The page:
If your net worth is not where you’d like it to be, you’ve got a choice. You can increase your assets, or you can decrease your liabilities.

Go Figure
We don’t know if this statistic reflects the national average, but in 2000 in Harvey County, Kansas, residents bought $1,779,868 worth of lottery tickets. There are only 33,000 residents of Harvey County, which means that every man, woman, and child spent $54 on lottery tickets.

You could get another job, but it’s nice to be able to sleep now and then. Or you could start playing the lottery and sit back to wait until you hit it big. Of course, chances are you won’t hit it big, and the money you’ve spent on tickets will make your net worth even less appealing than it is now.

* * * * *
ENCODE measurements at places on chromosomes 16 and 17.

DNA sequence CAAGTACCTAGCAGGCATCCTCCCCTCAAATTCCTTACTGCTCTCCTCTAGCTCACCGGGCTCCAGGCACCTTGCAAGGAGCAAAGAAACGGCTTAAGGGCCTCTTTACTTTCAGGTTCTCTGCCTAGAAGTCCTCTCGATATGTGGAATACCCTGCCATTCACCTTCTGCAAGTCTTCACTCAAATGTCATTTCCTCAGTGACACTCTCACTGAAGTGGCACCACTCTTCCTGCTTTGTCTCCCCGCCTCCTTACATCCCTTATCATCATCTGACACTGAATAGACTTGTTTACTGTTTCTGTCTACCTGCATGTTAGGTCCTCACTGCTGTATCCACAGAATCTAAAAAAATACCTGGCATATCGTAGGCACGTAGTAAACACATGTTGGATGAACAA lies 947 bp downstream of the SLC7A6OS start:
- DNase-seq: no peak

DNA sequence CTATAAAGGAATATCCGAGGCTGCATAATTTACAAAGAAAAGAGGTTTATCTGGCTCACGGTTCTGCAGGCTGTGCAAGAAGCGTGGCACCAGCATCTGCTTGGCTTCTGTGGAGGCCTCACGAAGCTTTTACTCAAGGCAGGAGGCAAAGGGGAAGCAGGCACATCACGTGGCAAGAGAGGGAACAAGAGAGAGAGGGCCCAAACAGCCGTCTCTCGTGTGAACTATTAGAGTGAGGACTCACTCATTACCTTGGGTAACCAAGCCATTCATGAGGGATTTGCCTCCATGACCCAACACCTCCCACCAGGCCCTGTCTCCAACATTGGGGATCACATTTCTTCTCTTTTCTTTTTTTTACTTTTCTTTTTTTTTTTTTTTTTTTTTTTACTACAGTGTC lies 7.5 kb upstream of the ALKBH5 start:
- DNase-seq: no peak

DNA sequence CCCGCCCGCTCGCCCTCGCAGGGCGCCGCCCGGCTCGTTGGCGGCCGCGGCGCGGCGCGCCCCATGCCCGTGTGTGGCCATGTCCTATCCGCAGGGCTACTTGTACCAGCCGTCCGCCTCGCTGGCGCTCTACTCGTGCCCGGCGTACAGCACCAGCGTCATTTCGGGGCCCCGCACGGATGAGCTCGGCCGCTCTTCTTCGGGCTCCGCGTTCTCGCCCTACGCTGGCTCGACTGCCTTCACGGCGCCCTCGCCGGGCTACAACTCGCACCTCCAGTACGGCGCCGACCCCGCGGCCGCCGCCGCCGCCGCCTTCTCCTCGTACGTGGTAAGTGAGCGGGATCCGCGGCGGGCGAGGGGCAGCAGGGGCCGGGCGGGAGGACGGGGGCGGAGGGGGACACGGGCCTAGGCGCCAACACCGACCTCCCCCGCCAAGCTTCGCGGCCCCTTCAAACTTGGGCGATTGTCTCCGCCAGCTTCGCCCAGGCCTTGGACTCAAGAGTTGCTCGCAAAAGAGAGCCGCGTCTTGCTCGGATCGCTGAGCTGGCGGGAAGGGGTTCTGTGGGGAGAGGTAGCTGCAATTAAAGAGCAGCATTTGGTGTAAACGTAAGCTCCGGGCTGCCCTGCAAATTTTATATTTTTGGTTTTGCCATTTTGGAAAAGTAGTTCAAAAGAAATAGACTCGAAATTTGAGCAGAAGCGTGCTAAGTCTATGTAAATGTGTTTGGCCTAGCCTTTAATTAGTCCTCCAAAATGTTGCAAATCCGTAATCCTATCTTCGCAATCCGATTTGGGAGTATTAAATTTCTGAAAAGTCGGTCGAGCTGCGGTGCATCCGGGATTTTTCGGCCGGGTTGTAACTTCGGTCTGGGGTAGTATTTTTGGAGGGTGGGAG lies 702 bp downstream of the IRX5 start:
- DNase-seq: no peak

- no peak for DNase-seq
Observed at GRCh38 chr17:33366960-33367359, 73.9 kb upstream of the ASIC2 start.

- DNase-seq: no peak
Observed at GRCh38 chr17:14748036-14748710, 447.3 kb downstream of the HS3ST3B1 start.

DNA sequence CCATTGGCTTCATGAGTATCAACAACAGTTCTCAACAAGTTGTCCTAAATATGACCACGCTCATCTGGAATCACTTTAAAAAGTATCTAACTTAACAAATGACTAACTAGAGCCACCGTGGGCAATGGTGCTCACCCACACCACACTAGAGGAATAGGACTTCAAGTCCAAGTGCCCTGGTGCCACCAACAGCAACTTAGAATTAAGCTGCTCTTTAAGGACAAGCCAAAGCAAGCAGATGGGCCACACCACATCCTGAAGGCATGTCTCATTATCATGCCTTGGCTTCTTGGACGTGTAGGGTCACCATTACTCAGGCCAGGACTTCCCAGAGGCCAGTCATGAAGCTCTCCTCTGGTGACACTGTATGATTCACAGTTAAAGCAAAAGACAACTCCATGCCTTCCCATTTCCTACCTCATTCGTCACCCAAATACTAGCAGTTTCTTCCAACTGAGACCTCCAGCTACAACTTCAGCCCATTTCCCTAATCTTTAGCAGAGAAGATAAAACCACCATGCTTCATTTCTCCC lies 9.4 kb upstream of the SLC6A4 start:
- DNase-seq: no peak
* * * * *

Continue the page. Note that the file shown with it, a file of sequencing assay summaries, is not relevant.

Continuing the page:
If increasing your assets is not feasible at this point, you’ll need to cut back on your expenses. And that’s where a budget comes in. Before you begin hyperventilating, understand that a budget doesn’t have to dictate every penny you spend. You don’t need to account for every pack of gum or cup of coffee you buy. A budget simply is a tool to help you get a better sense of where you’re spending your money, and in which areas you could spend less. A budget is a good thing.

A Sample Budget Worksheet

We’ve included a sample budget worksheet that can serve as a guide for your own budget. Don’t assume, however, that this sample is a universal budget. We all have different expenses. Be sure to take some time to customize the worksheet to reflect your own spending.

Sample Budget Worksheet



Sample Budget Worksheet (continued)



Once you’ve completed this worksheet, taking into account that your areas of expense may vary, you’ll have a clear picture of how much you’re spending.